A cylinderically shaped free-fall microstructure profiler “Turbulence Ocean Microstructure Acquisition Profiler-Laser” (TurboMAP-L8) which is 2 m in length, 0.12 m in diameter and 30 kg in air is used to observe the CV of fluorescence in Tokyo Bay, Japan. TurboMAP-L carries physical and biological sensors on its head (front end): a millimetre (mm) scale resolution laser fluorescence sensor (256 Hz), a light-emitting diode fluorescence/turbidity probe (256 Hz), two turbulent shear probes (512 Hz), a FP07 fast temperature probe (512 Hz), a CTD sensor (64 Hz), and a XYZ 3-directional accelerometer (256 Hz). Each sensor measures undisturbed environments as TurboMAP-L falls freely downward into the ocean. Profiling speed was about 0.5 m s−1 in this study. The laser fluorescence sensor, whose sampling volume is 32 μL, captures in situ variability of the fluorescence field with an effective resolution of 2 mm8.

We calibrated the high resolution laser fluorescence sensor with water samples collected using a Rosette sampler. Phytoplankton cells were filtered using Whatman GF/B filters with a particle retention of 1 μm just after the water sampler was recovered to the ship. Filters were stored at −4 °C, shaded from light. Within a week after the cruise, we measured chlorophyll-a concentrations using the Turner Designs fluorometer. These in situ chlorophyll-a concentrations are average values over the 1 m height of the sampling bottles. A linear calibration equation was obtained by comparing the corresponding spatial averages of the high resolution fluorescence profiles.

A field campaign was conducted on May 24 to 25th, 2015 in Tokyo Bay, Japan (Fig. 1, Table 1), which is a semi-enclosed bay connected with the Pacific Ocean by the Sagami-nada Sea. While the outer part of the bay is affected by the Kuroshio Current (the western North Pacific boundary current), the inner part of the bay is affected by freshwater inflow of about 13 billion tons annually throughout the bay17. This typically induces horizontal gradients of temperature and salinity, as well as of chemical (e.g. nutrients) and biological (e.g. phytoplankton abundance and community structure) characteristics18,19.

Figure 1

(a) Observation stations (open, numbered circles) in Tokyo bay (locations and depths given in Table 1), CV estimates (bar heights, with error bars indicating 99% confidence intervals) and corresponding scatter plots of observed standard deviation vs. mean of fluorescence data from each station (dotted lines showing one-to-one relationships). (b) Raw data (thin grey lines) and 1 m average values (thick black lines) from a vertical fluorescence profile acquired at stn. 1 by the laser sensor, which was calibrated with in situ water samples to obtain values in μg chl L−1. (c) A subset of peaks from the same profile around 20 m depth. Vertical thick black bar indicates a scale bar of 2 cm height. (d) Images of typical aggregates.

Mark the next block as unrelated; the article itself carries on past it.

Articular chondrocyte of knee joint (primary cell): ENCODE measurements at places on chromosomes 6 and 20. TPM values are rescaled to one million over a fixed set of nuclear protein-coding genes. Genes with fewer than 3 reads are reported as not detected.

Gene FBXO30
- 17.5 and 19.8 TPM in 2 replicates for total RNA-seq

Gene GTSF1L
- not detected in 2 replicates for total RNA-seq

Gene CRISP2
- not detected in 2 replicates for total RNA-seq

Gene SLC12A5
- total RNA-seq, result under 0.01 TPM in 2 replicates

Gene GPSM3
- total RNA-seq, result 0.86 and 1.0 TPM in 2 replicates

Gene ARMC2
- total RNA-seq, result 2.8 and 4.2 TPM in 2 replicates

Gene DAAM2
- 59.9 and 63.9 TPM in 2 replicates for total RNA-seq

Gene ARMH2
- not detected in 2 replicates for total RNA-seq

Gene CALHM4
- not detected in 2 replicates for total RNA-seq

Table 1 Information about the observation stations, TurboMAP-L deployments, and CV of fluorescence for each station.

Quantifying intermittency of phytoplankton distributions

High resolution (mm scale) fluorescence profiles were observed using a laser florescence probe mounted on a microstructure profiler TurboMAP-L8 as explained in Results. To evaluate variability (or unevenness) of phytoplankton field, we calculated the Coefficient of Variation (CV) of the observed fluorescence:


Our models represent the CV as the ratio of the fluctuating component (standard deviation) to the mean-field of phytoplankton biomass (See Appendix).

Trophic transfer efficiency

We calculated the trophic transfer efficiency (TE) from phytoplankton to zooplankton as the ratio of primary to secondary production20,21:


where production is the rate in terms of carbon biomass. We calculated TE using production rates (mol N m−3 d−1) from our nitrogen-based models, assuming for the sake of simplicity and generality a constant Redfield C:N ratio of 6.7 (mol mol−1)22 for all biomass.

Methods and model formulation

We examined the impact of variability in the following plankton models:

  1. (i)

    NP (Nutrient-Phytoplankton) model

  2. (ii)

    NPZ (Nutrient-Phytoplankton-Zooplankton) model with different zooplankton grazing functional: Linear, Holling Type II and Holling type III

  3. (iii)

    NPZD (Nutrient-Phytoplankton-Zooplankton-Detritus) model with Linear, Holling Type II and Holling type III Z-grazing functional response.

The moment closure form of each model, which accounts for micro-scale variability, may be obtained from the general NPZD closure model developed below.

Conventional NPZD model

Based on the mean-field approach (first central moment), the ecological interactions of nutrient (N), phytoplankton (P), zooplankton (Z) and detritus (D) can be written in generalized form as:

$$\frac{dN}{dt}=-{\nu }_{max}\,\frac{N}{K+N}P+{M}_{ZN}\,Z+{\gamma }_{M}\,D$$
$$\frac{dP}{dt}={\nu }_{max}\,{F}_{N}(N)\,P-{M}_{P}\,P-{G}_{P}(R,\hat{\mu },P)\,Z$$